THE BLEEDIN' PHOTO WASN'T THERE. It must have been in SOUNDS or MELODY MAKER. What a capricious mistress memory is.

Then last Thursday I decided it would be nice to have a Motown tribute on my website which was due an update the next day. There I was, happily clicking and saving on internet sites of sepia sirens of soul when I was aware my Zone Alarm was trying to tell me I had something trying to access my computer. I clicked 'deny access' and the next thing I knew I had the damn thing's icon on the computer. Cut to the computer going completely upsy-mong... switching itself off, ominous blue screens then nothing, terminating my internet access... Luckily my 24 hour computer helpline (aka Owen's mobile) was to hand. However, despite Owen sending me a weblink to help blast the spyware to bits, the computer and it's new cyber-squaters refused to yeald and then started turning off 5 minutes after it was turned on.

Owen left the leafy bowers of Streatham for the wilds of Enfield on Sunday morning to try and solve the problem but to no avail. He appeared at 12.50 - and we left on the 18.30 train for Michele's 40th birthday dinner which had started... 3 and a half hours earlier. Every time we thought it had finally become lurgi-free we would find the bloody thing lurking and sniggering loudly, proffering v-signs and mooning us. For the sake of our sanity we left with fingers crossed that Michele might have stayed in the bar bit of the bar/grill where her afternoon gathering was.. but allegedly we missed her by 20 minutes. A walk down to her flat was to no avail.

So I presume my name is mud in that mews.

So how come I am typing this now? Because I bit the bullet - yes and with MY teeth too - and reverted the computer back to factory settings. Of course that was a factory in 2000 so the damn thing is now completely confused about how life has changed in 5 years. Honey ain't we all.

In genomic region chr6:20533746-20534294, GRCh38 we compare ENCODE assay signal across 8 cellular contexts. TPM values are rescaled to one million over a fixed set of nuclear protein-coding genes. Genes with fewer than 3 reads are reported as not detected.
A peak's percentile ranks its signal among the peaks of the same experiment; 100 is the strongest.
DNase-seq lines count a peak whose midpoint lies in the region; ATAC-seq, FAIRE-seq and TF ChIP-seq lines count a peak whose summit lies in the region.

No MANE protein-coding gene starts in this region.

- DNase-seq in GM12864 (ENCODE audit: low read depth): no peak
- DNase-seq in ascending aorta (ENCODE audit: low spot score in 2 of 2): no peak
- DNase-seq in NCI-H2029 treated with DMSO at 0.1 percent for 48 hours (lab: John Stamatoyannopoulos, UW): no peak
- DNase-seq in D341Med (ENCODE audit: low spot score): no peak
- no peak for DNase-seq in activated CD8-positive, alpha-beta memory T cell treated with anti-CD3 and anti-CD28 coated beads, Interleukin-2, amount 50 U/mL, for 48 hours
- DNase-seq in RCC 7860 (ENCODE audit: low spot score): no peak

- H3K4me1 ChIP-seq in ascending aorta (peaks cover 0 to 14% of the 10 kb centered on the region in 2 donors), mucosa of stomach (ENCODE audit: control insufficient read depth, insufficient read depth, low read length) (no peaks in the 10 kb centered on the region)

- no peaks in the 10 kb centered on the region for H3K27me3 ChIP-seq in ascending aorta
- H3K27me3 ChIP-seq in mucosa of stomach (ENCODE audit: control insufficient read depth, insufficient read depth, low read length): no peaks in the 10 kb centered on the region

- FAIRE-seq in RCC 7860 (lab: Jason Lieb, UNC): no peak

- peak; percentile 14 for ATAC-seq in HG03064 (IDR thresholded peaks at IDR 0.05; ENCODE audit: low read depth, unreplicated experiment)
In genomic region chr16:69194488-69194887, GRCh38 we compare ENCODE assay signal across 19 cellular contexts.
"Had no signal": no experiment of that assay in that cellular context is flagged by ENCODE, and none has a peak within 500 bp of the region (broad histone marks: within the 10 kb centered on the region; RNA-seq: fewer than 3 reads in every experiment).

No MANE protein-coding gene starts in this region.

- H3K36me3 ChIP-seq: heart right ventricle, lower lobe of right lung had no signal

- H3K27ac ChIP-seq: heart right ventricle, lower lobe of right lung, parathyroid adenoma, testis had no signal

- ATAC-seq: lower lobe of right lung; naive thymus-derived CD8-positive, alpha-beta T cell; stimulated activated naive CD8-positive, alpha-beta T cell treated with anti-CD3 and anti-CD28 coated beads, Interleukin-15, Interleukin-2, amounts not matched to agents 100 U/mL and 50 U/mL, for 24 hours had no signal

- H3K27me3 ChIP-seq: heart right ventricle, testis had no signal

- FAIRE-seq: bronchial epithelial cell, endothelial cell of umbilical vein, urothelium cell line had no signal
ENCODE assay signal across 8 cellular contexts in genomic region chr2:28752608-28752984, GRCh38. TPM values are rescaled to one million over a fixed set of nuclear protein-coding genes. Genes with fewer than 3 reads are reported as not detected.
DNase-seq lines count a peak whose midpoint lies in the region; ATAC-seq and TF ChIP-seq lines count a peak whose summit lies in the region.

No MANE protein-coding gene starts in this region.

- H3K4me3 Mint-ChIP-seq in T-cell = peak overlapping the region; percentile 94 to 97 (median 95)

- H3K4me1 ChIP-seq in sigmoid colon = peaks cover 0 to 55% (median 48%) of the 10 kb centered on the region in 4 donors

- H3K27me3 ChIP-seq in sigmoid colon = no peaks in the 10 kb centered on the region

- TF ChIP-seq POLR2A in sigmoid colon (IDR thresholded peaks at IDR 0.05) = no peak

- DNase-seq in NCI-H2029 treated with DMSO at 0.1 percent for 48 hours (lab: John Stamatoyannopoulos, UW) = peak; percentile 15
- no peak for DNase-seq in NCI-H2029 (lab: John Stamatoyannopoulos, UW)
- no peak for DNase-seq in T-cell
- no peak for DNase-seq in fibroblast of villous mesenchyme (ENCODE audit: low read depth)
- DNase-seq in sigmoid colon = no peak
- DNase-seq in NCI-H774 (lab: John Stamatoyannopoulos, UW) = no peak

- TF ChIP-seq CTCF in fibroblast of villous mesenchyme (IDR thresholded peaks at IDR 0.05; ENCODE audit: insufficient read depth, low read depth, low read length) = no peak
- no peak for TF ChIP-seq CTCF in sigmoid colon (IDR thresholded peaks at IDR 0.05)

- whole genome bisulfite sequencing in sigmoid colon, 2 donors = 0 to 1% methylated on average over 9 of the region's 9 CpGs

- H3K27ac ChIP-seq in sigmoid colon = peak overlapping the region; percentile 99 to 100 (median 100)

How ironic that I finally saw ETERNAL SUNSHINE OF THE SPOTLESS MIND early last week before any of this started. How handy it would be to be able to erase unhappy memories from one's mind. I know where I would start.....

Saturday, September 03, 2005

FRIDA KAHLO at Tate Modern

Finally made it to see the Frida Kahlo exhibition at Tate Modern with Owen at a 7pm admission time. As usual, the experience of looking at paintings, more often than not, sideways on and edging between people got a bit wearing after a while. But hang around long enough and you get there eventually.

It was a wonderfully illuminating experience to finally see so many of her famous paintings. More often than not they are smaller than one would expect which makes them more intense. Three 'shock' works: MY BIRTH, HENRY FORD HOSPITAL and A FEW SMALL NIPS are all in one room and are riveting for this very reason. The starkness of the images is what makes them such painful viewing.

I was reminded when walking around the rooms of the Barbican exhibition of Carrington's work 10 years ago. Kahlo was by far the more important and successful artist but there seemed quite a few points of reference to both of them. The reluctance of either to see themselves as strictly professional painters (giving paintings away to friends and lovers as gifts), their bi-sexuality, their early deaths and the insular vision of their art, painting what they knew and saw and lived.